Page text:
British inventor Dyson buys Singapore’s ‘priciest penthouse’

The penthouse is on the top three floors of Wallich Residence in Singapore’s business district. (File/AFP)
Updated 11 July 2019
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British inventor Dyson buys Singapore’s ‘priciest penthouse’

  • The penthouse is located in the tallest building in Singapore
  • Company spokesman said the purchase coincides with Dyson’s desire to focus more on the Asian market

SINGAPORE: British billionaire inventor James Dyson has paid a reported $54 million for Singapore’s biggest, most expensive penthouse: a three-floor residence with a rooftop terrace, private pool, and jacuzzi.
His electric appliance company, known for its bagless vacuum cleaners, hand dryers and fans, announced this year it was shifting its global headquarters from England to the city-state to be closer to Asian markets.
The company also plans to produce electric cars there, as part of its expansion east after Britain’s decision in 2016 to leave the EU.
The Brexit-backing tycoon purchased the 1,960 square meter “super penthouse” for almost $54 million, Singapore’s Business Times newspaper reported, without citing a source.
A land title document seen by AFP lists Dyson and his wife Deirdre as joint tenants of the 99-year leasehold property, with the sale registered on June 20.
The company confirmed Dyson, 72, had bought a property in the city.
The luxury home at Wallich Residence sits on the top three floors of a 64-story, 290-meter high tower — the tallest in Singapore — which is in the business district and has panoramic views over the area.
It has five bedrooms, each with their own en-suite bathroom, a private garden and a viewing deck on the 62nd floor, according to a sales brochure for the property.
It also has a private lift.
The purchase is the most expensive for a condo in the city-state — where property is among the world’s costliest — beating the nearly $44 million paid by Facebook co-founder Eduardo Saverin for a penthouse in 2017, according to the newspaper.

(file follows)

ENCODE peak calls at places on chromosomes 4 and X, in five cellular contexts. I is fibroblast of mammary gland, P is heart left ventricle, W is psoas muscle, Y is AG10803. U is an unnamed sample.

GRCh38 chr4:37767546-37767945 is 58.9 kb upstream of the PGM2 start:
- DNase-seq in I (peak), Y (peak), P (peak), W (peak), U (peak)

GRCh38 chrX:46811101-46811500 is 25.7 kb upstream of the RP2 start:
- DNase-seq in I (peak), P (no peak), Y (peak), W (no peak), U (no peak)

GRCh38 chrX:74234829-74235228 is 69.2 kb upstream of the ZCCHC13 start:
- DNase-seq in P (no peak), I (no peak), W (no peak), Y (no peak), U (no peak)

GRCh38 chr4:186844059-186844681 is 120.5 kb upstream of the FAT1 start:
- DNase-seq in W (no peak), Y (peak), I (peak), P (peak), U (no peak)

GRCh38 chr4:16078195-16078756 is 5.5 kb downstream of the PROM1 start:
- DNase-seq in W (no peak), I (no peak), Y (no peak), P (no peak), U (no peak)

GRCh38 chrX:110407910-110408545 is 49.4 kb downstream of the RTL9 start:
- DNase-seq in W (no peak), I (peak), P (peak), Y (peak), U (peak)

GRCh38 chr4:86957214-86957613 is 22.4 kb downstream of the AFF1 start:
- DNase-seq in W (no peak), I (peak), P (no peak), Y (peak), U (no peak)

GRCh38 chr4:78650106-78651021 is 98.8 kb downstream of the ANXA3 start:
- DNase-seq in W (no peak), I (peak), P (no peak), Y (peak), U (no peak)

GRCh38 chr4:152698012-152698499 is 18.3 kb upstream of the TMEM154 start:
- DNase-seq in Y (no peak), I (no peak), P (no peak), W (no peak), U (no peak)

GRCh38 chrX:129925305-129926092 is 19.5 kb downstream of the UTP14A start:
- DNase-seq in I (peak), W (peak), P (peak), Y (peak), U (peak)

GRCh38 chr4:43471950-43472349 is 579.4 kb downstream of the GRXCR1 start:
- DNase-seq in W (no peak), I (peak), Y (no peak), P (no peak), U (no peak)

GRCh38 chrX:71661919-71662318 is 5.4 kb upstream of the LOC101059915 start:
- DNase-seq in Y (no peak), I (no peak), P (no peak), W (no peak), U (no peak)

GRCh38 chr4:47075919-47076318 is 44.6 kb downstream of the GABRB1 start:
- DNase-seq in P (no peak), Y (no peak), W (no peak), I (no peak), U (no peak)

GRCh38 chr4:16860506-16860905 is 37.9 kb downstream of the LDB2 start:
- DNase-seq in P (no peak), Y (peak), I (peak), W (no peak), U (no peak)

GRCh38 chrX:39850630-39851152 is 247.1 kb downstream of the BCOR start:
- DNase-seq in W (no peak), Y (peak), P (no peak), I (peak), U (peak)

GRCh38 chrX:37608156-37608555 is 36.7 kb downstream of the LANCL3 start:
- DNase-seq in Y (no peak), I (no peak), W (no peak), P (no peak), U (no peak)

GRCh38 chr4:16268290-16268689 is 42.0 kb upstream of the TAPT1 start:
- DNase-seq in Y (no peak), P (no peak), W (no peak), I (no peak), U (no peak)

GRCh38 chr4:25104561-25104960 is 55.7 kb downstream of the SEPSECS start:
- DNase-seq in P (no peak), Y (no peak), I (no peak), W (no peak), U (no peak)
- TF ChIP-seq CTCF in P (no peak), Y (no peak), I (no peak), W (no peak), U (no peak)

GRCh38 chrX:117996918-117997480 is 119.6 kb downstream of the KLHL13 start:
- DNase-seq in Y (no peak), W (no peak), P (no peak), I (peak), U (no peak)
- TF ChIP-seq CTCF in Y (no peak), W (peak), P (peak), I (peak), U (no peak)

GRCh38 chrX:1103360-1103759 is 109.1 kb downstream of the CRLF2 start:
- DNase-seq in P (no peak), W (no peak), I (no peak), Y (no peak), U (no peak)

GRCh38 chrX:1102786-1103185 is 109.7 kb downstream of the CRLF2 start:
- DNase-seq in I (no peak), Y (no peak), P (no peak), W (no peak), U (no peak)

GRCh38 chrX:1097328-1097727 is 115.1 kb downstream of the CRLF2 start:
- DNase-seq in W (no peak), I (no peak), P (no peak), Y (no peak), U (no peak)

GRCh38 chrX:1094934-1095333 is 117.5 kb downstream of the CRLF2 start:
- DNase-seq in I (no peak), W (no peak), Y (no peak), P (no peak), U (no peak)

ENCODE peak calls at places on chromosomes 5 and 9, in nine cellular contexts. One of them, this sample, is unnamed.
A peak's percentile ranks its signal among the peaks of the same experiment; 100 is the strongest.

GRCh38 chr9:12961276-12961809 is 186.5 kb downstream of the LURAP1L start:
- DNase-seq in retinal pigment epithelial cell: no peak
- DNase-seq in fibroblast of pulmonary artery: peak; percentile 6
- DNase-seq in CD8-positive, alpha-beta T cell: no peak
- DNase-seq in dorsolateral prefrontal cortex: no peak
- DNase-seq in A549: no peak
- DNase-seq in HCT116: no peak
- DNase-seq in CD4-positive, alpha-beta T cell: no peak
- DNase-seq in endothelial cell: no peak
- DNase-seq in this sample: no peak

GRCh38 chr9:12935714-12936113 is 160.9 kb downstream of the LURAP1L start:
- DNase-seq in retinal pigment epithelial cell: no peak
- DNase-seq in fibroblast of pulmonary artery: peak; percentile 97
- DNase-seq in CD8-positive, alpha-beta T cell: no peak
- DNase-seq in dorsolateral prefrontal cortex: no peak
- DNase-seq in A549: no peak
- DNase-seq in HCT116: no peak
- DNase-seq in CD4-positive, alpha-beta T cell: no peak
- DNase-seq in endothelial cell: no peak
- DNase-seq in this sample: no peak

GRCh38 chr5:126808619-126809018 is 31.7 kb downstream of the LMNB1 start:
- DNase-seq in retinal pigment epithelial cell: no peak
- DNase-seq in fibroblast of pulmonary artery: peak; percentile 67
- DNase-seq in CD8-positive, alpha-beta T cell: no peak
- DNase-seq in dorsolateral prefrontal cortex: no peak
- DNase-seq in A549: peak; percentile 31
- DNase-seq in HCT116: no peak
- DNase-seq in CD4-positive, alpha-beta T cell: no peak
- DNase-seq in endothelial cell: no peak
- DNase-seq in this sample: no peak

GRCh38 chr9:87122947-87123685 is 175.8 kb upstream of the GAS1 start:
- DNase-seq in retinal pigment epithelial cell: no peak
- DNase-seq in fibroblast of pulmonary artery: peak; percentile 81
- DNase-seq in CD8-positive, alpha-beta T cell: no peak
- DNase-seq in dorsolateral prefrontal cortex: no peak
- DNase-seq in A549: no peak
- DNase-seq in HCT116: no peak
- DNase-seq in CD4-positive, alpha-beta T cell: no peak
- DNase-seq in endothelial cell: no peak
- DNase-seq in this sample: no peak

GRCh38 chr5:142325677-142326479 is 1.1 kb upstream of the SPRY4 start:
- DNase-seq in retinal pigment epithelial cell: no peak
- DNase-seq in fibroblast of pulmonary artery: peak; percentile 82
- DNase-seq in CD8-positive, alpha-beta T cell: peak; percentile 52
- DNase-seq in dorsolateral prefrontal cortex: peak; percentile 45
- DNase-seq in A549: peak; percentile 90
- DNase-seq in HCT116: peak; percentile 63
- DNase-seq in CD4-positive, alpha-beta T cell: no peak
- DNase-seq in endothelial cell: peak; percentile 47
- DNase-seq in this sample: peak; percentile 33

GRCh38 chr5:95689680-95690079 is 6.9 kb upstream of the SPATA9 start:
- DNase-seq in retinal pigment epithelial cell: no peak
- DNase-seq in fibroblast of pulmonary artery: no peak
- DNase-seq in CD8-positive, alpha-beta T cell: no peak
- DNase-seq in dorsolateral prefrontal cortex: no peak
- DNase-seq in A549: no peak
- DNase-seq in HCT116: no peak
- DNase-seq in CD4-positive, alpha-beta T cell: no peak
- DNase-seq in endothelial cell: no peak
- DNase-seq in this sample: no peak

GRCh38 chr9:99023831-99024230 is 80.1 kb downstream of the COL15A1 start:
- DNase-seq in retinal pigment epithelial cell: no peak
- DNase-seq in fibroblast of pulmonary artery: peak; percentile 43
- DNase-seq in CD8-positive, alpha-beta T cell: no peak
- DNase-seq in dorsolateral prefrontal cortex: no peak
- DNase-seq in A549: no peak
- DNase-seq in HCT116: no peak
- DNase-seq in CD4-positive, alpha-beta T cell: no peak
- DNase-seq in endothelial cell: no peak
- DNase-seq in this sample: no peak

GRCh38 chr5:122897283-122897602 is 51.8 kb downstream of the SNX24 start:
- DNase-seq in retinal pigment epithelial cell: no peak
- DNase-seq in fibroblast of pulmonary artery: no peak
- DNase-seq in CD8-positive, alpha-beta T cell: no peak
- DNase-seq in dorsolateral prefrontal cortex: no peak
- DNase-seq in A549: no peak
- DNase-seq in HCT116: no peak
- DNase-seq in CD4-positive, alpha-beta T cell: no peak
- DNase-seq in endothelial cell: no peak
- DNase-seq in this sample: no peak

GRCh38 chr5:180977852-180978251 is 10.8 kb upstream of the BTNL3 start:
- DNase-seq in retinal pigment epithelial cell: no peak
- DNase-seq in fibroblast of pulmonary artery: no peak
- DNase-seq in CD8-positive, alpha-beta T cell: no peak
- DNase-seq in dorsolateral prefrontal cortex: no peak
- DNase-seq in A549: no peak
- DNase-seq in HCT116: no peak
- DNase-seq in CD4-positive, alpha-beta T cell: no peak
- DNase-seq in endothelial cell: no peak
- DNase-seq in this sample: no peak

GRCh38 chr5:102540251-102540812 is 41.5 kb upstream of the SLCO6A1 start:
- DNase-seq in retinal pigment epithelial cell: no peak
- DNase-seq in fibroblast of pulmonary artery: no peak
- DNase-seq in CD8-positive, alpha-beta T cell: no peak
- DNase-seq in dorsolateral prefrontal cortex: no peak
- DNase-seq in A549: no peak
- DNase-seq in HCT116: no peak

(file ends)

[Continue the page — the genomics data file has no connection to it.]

But it is below a price tag of over $73 million originally sought for the Wallich property.
A Dyson spokesman declined to give details of the purchase but told AFP: “Given the decision to locate the headquarters in Singapore and the growing focus of the company’s business in the region, of course James Dyson has bought a property there.”


Malaysia to push Southeast Asian nations for long-term solution to smog

Updated 19 September 2019

Malaysia to push Southeast Asian nations for long-term solution to smog

  • Malaysia and neighboring Singapore have been choked by smoky air blown in from forest fires started to clear land for plantations
  • The situation forced schools to shut and many people to wear masks so as to avoid inhaling smog particles

KUALA LUMPUR: Malaysia will push its Southeast Asian neighbors to strengthen cooperation in finding a long-term solution for smog wafted across the region from forest fires in Indonesia, its environment minister said on Thursday.
In the past few weeks, Malaysia and neighboring Singapore have been choked by smoky air blown in from forest fires started to clear land for plantations, forcing schools to shut and many people to wear masks so as to avoid inhaling smog particles.
“I will have a conference call with the ASEAN secretary-general to raise our views and also express our hope for a more effective mechanism at the ASEAN level for a long-term solution,” Environment Minister Yeo Bee Yin told a news conference, but did not elaborate on other participants.
All three countries belong to the 10-member Association of Southeast Asian Nations (ASEAN), which set up a regional haze action plan in 1997, but Malaysia thinks the grouping has not done enough to evolve a long-term solution.
Among its efforts to tackle the hazard, Malaysia could pass a new law to punish any of its companies responsible for starting fires, but only international cooperation could yield a lasting solution, Yeo added.
“Cloud seeding is only temporary. A law here would only deal with Malaysian companies. What we need is international cooperation for a long-term solution.”
On Tuesday, Prime Minister Mahathir Mohamad had said Malaysia was considering a new law to compel its companies to tackle fires on land they control abroad.
Yeo said Malaysia will keep up cloud seeding efforts to bring temporary relief in badly-hit areas. This involves spraying chemicals, such as sodium chloride and magnesium oxide, from aircraft in order to spur rainfall.
Malaysia will also consider deploying drones to help in cloud seeding, Mahathir told a separate news conference.
Malaysia’s Islamic Development Department issued the text of a special plea for divine intervention to disperse the smog, to be recited after weekly prayers on Friday by mosque congregations nationwide.